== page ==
Most of Iceland’s immigrant population arrived in the past five years, and the percentage of them working is higher than average for the Organisation for Economic Co-operation and Development (OECD). The OECD has finished doing its yearly report on immigration among the countries within the organisation. Their report on Iceland indicates, among other things, that Iceland’s immigrants earn only about three-fourths what the native population earns.
Iceland is in 18th place in the OECD in terms of the share of immigrants in its population, with the foreign-born accounting for 11% of the total population. 52% of them arrived in the last 5 years compared with 22% on average across OECD countries. 32% come from an OECD high-income country. 76% of the foreign-born population are employed (76 and 76% of men and women, respectively), which is higher than the OECD average. The foreign-born population is less likely to be employed than their native-born counterparts. This discrepancy is partly driven by differences in age and educational distributions. After accounting for these differences, the gap between the two groups gets wider for both men and women. The immigrant household median income in Iceland is in the top half of OECD countries but its level is 24% lower than the native-born one (compared with -21% across OECD countries). 11% of persons living in an immigrant household live with income below the poverty line, compared with an average of 17% across OECD countries.
The Directorate of Immigration in Iceland has for a long time been over-worked and under-staffed, primarily due to a recent large influx of asylum seeker applications.
The Directorate of Health says it has had to deal with a virtual explosion of diarrhoea cases caused by campylobacter, a bacteria spread mostly by the poor handling of meat. In a statement posted on the Directorate’s website, about 100 cases of campylobacter-caused diarrhoea have been reported over the past year. The afflicted come from many different backgrounds, making it difficult to find the cause of the outbreak. The most common form of campylobacter, Campylobacter jejuni, is often connected to poultry, as the bacteria lives in the digestive tracts of many different bird species, and poorly handled raw chicken is
An Icelander hoping to sell group trips to North Korea has pulled the plug on the operation, citing negative press of the regime as being the major cause. Vísir reports that Egill Örn Arnarson Hansen, the original organiser of the trips through his travel office Trans Atlantic, claims 20 people had signed up for the trip to North Korea since he first announced the trips last December. This was just under the amount that would be needed for a group trip, despite the 600,000 ISK per person price tag. “We had a complete group, but when news stories about concentration
The Environment Agency of Iceland will be paying Iceland’s most sparsely-populated regions for the hunting of foxes, which the agency says have been experiencing a population boom. In a statement posted on the agency’s website, the agency says the number of foxes in Iceland has increased by tenfold over the past 30 years. Foxes in Iceland, as elsewhere in the world, can often be the bane of farmers. The agency hopes to reduce the damage to livestock caused by foxes, albeit within guidelines of what constitutes humane and sustainable hunting. The 3-year plan offers hunting subsidies to rural communities, with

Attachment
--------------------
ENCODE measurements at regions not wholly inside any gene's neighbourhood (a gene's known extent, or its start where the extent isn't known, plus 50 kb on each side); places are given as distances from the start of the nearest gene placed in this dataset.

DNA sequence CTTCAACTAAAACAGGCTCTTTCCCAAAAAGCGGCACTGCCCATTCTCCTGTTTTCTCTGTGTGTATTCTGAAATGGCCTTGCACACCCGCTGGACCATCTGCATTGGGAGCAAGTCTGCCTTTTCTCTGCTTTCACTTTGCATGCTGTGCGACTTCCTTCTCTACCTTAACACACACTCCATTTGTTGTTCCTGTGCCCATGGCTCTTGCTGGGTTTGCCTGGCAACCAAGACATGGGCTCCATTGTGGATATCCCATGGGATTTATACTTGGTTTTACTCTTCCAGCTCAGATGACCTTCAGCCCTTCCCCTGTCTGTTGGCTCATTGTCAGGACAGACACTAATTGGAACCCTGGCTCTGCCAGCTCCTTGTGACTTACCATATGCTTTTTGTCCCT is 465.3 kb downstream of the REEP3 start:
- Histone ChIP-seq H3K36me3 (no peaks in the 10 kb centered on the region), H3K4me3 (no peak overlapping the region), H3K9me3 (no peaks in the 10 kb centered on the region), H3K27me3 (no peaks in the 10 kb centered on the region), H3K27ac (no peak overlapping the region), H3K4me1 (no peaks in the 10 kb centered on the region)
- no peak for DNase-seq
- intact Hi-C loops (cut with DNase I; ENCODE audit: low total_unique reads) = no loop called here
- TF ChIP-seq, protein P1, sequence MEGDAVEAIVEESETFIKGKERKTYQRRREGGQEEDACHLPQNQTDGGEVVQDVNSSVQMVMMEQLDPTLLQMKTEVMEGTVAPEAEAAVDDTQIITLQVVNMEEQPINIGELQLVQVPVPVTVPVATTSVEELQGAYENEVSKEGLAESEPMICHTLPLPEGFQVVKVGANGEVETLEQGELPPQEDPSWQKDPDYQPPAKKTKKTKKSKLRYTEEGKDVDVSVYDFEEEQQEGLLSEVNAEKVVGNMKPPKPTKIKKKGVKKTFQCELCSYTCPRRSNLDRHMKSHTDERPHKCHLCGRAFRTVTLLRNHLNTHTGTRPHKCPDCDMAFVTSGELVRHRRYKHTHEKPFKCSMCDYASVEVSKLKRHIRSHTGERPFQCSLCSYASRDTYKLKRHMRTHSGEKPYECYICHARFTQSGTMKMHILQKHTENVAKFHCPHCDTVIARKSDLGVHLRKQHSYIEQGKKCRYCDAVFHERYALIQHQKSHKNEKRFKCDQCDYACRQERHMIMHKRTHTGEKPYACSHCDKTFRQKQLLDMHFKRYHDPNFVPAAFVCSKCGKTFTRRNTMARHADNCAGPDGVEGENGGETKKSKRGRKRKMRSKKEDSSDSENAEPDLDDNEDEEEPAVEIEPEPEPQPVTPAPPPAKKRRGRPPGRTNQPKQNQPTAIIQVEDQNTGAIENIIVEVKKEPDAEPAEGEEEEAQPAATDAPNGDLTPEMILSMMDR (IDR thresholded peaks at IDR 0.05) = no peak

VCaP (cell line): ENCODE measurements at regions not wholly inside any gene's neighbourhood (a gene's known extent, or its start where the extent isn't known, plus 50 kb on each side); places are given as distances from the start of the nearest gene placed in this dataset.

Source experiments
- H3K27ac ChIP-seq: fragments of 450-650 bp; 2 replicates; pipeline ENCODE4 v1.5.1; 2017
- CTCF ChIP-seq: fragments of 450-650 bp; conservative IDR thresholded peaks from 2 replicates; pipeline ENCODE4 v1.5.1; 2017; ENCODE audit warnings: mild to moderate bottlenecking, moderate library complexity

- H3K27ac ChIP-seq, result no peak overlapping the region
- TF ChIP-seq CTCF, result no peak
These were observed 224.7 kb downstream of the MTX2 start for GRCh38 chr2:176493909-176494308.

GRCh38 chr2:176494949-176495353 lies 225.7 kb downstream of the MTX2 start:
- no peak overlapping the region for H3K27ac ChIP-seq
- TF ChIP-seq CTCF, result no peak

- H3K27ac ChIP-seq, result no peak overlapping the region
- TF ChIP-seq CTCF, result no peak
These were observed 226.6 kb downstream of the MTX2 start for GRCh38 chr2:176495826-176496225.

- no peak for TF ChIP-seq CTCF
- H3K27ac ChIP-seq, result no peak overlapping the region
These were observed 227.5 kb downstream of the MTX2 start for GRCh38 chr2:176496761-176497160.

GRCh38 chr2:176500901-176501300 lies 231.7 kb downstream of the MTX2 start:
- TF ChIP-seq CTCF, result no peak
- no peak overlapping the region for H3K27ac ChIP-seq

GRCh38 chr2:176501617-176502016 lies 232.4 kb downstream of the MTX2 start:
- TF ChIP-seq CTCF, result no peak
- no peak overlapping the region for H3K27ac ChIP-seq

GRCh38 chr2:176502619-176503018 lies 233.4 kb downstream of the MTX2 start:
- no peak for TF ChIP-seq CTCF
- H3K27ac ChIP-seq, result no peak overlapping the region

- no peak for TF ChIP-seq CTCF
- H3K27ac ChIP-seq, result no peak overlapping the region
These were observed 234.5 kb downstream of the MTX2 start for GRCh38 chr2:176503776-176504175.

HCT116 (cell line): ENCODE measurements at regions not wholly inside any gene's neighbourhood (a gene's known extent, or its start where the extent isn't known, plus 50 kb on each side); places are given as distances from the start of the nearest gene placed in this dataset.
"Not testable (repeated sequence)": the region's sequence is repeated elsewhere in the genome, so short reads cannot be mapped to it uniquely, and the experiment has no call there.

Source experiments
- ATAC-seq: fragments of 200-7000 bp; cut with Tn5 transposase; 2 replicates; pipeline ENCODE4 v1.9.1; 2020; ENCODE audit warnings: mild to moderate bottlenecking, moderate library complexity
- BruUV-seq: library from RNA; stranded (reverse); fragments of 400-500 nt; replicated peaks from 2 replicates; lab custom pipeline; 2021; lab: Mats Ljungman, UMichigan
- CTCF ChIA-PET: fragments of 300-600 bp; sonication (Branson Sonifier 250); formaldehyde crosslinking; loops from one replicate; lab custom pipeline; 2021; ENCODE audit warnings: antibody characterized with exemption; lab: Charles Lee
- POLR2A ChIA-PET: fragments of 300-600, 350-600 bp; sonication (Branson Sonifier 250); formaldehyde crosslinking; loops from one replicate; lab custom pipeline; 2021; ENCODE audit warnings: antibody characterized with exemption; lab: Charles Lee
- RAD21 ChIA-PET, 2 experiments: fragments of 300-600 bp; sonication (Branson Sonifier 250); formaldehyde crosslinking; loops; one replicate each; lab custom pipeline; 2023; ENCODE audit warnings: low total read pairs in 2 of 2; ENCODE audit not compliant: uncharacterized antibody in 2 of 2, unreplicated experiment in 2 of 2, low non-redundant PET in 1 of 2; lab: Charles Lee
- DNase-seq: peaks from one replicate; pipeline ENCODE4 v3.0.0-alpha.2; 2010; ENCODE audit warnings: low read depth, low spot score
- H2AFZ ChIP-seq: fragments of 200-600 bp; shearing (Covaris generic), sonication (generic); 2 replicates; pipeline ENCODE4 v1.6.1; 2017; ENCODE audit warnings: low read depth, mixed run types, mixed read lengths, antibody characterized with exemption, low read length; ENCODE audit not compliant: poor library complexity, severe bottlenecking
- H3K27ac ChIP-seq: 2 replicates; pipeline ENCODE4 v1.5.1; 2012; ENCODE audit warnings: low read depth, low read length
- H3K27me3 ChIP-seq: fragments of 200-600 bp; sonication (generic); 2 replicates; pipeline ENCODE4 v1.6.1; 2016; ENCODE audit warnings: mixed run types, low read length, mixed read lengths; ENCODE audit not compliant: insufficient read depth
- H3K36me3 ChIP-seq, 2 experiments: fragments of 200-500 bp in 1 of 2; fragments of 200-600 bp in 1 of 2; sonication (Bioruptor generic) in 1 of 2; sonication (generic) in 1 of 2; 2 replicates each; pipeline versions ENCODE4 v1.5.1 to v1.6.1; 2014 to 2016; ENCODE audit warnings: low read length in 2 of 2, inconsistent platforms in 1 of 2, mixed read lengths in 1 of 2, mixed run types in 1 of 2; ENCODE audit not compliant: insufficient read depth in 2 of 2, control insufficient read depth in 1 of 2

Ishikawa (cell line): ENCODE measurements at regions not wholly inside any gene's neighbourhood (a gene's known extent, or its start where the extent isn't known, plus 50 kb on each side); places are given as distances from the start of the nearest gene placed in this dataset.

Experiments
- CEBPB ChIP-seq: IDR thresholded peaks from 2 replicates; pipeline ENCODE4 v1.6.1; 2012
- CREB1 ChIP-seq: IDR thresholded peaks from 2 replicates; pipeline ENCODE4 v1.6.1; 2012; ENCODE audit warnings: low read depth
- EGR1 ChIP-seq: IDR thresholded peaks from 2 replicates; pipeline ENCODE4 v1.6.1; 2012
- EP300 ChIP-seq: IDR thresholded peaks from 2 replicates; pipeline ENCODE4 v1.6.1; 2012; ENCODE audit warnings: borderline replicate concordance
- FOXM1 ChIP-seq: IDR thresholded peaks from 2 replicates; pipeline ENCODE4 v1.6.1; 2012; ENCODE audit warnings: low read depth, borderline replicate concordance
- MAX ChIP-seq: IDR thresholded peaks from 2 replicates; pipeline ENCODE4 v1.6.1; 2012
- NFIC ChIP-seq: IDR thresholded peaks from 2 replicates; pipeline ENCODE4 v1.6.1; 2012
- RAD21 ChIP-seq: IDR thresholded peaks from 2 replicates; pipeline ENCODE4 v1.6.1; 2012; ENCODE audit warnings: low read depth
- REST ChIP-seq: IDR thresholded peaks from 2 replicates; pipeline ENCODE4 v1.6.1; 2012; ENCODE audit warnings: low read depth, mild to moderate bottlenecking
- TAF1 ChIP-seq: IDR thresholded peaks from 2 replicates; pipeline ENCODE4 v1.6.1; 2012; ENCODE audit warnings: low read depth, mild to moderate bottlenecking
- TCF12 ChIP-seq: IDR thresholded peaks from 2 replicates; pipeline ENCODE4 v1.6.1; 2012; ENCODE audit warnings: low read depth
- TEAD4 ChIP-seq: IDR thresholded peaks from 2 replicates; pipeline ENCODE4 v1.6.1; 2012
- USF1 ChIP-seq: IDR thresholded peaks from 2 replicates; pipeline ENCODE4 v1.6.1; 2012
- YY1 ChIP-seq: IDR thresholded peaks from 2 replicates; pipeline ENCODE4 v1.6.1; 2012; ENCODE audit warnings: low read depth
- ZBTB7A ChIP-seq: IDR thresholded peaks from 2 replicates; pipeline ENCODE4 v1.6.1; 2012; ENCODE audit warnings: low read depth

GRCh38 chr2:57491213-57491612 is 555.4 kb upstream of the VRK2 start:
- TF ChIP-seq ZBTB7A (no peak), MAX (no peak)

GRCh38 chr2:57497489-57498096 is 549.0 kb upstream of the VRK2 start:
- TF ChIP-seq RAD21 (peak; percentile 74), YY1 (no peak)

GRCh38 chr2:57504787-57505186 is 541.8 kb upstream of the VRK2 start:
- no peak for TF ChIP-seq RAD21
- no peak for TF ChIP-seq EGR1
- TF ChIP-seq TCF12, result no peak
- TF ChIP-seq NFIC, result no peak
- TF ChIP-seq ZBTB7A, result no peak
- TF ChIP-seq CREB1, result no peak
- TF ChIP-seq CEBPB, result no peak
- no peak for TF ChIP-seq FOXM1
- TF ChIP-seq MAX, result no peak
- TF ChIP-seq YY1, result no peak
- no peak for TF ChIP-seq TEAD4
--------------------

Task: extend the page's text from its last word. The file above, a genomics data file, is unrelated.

To decrease the speed of drivers on Bergstaðarstræti, actress Vigdís Hrefna Pálsdóttir has been placing flower pots in the middle of the road as traffic calming devices, reports Vísir. “Usually it’s small things – more often than not, flower pots, bags or buckets with flowers in them – that I place in the middle of the street, with more than enough room on either side so that people can drive without hitting them,” said Vigdís. “It’s getting a lot of attention, most people like it and are happy but then the odd black sheep loses it over the flowers.” These odd
Sigríður Björk Guðjónsdóttir has been appointed Police Commissioner of Reykjavík, reports Vísir, she is the first woman to hold this post. In accordance with a new police law, Police Commissioners in Iceland will be cut down from 15 to 9. Additionally two other women have been appointed Police Commissioners, meaning that out of 7 newly appointed Police Commissioners, 3 are women and 4 are men. The move comes in the wake of criticism that the National Police Force has been failing to make good on promises to increase gender equality within the force after three men were appointed to senior positions despite
Icelandic Prime Minister Sigmundur Davíð Gunnlaugsson has sent a strongly-worded letter to Israeli Prime Minister Benjamin Netanyahu on the subject of the “deeply disturbing” attacks Israel is launching against Gaza, urging for “a peaceful resolution”. RÚV reports that the office of Netanyahu has confirmed they have received Sigmundur’s letter, which can be read in its entirety below. In sending the letter, the Prime Minister echoes concerns brought up by other members of the Icelandic government, including Minister of Foreign Affairs Gunnar Bragi Sveinsson. Iceland’s Foreign Affairs Committee will soon meet to discuss the situation and what action to take. Icelandic